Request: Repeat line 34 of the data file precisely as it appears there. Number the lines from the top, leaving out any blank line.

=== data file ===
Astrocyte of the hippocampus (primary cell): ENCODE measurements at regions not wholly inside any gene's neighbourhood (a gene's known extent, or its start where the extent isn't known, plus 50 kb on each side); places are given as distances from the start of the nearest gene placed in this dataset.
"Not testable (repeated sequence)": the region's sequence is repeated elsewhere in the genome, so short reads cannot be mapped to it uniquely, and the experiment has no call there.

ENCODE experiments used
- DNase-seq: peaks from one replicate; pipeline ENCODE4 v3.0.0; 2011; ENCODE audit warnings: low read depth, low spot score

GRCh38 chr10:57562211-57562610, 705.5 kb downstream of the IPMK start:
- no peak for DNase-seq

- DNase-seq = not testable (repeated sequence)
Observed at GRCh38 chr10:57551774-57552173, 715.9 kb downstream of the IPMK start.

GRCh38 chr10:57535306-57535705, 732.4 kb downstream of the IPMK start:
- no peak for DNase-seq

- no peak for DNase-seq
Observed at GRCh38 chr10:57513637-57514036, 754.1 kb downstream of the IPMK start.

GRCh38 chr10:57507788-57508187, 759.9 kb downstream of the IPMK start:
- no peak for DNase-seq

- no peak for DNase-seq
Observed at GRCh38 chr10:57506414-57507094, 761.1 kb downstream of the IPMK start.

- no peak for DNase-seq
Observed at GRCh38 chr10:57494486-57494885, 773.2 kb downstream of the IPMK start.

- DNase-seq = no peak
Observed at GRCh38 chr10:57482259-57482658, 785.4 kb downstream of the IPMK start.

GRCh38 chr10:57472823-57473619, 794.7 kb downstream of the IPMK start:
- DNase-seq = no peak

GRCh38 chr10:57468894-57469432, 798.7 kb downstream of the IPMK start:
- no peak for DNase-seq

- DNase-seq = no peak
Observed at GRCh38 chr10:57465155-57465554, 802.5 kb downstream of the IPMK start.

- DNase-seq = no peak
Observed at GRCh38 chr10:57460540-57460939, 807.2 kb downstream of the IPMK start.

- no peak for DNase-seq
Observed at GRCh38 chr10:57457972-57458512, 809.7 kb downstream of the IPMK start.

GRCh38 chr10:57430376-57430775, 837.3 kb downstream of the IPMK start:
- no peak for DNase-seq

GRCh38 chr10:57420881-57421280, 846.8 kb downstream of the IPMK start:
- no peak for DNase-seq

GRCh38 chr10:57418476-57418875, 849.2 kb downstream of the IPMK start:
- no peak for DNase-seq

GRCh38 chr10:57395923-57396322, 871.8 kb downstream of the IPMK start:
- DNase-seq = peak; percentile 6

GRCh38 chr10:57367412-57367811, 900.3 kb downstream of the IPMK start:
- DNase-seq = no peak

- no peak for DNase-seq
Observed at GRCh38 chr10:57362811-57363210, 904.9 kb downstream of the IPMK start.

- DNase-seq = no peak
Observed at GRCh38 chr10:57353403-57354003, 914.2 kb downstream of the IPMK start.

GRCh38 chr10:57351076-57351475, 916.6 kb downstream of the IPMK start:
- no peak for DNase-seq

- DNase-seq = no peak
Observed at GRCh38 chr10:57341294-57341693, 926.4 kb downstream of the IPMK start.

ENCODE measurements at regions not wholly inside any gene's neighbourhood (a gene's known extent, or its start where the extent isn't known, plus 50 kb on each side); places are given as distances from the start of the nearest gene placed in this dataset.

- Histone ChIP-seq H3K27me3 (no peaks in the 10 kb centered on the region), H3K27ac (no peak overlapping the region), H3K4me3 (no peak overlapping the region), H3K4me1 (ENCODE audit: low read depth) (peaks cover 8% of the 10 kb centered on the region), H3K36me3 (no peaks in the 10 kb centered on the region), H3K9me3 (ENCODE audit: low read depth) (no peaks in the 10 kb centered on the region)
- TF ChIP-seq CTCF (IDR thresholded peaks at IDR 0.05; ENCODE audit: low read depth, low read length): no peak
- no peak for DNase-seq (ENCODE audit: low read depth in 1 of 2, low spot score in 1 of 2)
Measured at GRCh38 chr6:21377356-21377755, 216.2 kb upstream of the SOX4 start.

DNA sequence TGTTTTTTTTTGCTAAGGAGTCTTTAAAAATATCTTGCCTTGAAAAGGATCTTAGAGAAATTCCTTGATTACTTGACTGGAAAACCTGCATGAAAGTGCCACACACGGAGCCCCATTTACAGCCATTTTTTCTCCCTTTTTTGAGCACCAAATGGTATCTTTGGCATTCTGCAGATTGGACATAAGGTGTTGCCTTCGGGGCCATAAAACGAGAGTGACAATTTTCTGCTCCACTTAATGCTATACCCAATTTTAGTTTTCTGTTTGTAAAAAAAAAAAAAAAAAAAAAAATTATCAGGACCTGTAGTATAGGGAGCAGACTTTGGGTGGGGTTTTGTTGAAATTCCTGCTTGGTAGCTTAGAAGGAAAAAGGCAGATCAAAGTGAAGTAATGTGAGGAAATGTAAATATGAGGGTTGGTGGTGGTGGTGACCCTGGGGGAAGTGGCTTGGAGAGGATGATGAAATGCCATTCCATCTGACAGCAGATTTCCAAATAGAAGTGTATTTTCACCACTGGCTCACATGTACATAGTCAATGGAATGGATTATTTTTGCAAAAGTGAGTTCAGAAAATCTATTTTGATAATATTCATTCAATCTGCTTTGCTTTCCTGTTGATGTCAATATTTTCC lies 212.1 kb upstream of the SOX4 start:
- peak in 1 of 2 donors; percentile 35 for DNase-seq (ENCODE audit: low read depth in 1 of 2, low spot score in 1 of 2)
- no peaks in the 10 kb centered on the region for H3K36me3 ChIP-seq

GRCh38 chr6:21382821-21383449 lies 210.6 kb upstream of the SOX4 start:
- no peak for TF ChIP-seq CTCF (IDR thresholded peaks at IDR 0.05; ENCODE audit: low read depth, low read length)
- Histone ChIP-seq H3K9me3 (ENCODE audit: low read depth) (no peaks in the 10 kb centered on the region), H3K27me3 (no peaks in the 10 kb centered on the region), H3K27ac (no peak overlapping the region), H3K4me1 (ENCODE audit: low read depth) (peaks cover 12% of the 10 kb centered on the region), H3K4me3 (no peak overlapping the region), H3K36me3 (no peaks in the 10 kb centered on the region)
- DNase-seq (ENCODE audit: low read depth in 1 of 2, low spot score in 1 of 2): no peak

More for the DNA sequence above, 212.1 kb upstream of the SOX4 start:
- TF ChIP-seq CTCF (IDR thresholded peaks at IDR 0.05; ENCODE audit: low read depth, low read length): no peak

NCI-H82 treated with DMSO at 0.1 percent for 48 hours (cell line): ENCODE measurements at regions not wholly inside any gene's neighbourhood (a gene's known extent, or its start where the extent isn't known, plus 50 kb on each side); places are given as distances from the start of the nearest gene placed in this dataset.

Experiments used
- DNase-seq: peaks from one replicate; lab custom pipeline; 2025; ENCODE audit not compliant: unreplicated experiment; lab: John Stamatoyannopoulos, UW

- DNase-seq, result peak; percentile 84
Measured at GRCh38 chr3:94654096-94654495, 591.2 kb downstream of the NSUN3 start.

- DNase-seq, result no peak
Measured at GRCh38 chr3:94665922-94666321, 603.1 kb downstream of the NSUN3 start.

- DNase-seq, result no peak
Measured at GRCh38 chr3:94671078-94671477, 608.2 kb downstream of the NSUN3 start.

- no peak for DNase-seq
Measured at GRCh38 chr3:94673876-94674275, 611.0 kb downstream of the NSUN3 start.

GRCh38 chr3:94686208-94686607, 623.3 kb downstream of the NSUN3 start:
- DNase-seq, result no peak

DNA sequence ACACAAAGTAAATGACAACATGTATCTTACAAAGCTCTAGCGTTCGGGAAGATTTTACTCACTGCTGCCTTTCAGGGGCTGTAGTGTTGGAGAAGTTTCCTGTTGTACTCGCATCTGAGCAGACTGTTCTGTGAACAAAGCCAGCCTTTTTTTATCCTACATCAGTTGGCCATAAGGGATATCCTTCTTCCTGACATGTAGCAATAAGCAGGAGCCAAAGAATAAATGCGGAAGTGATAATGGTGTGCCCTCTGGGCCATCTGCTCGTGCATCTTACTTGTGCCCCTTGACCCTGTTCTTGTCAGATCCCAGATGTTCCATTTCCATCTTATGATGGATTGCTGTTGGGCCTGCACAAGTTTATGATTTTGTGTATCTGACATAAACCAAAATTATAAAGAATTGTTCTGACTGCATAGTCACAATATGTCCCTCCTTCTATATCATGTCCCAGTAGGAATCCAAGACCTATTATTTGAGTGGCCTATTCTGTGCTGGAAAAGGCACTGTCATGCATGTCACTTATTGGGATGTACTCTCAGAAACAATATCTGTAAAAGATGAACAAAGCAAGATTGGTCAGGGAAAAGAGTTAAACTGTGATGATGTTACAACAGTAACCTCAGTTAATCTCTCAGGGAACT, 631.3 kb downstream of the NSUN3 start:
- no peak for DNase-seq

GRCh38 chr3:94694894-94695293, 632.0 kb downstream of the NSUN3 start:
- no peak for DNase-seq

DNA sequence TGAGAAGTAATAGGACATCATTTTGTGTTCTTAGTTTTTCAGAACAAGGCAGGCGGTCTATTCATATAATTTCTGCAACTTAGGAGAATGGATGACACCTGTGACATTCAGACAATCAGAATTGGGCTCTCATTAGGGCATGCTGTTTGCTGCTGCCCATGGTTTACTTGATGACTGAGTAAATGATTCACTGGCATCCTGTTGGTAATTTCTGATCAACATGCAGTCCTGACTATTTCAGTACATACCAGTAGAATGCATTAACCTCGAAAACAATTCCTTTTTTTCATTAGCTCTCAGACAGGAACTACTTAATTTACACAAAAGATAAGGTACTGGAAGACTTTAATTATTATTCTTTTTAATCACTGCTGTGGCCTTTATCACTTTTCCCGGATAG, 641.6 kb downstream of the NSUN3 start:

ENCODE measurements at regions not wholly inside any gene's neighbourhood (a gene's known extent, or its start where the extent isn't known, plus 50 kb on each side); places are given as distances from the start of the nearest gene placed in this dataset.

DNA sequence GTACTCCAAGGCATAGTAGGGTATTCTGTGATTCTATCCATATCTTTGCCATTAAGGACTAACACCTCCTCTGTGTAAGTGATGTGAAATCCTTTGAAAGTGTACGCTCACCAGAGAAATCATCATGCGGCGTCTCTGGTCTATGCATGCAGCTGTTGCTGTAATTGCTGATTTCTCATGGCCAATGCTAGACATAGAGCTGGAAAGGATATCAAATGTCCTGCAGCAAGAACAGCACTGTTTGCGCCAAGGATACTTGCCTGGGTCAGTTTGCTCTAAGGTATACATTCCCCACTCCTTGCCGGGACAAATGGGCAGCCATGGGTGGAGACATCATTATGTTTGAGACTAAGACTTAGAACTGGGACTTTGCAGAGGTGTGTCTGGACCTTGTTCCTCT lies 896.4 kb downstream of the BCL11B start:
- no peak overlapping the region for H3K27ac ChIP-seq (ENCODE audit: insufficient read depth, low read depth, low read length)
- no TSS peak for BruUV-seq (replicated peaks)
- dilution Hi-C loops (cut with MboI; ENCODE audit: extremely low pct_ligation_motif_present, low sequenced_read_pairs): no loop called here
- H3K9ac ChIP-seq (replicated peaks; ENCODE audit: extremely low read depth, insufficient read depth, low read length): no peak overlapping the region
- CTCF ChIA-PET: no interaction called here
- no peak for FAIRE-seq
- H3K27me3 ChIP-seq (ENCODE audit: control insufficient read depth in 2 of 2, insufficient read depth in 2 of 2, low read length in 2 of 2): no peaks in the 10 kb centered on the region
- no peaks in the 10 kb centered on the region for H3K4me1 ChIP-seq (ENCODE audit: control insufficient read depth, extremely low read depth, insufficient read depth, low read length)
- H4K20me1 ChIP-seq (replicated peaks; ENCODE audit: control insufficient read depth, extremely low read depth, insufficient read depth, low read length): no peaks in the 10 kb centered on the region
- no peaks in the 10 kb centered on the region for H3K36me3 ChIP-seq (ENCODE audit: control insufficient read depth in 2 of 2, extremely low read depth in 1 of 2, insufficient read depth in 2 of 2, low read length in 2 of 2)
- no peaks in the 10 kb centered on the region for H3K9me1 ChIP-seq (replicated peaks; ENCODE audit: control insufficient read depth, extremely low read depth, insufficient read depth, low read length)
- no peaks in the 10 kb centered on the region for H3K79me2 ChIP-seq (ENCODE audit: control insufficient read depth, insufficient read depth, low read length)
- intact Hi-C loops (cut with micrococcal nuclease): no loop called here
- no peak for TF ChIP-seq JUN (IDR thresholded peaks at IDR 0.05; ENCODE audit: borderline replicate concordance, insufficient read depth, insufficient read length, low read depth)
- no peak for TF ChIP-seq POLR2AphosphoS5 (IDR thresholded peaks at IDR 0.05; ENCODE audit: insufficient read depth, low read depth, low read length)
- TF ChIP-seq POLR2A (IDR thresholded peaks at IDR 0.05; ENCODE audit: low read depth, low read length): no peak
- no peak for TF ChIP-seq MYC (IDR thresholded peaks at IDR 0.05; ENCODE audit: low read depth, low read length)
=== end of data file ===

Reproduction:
- no peak for DNase-seq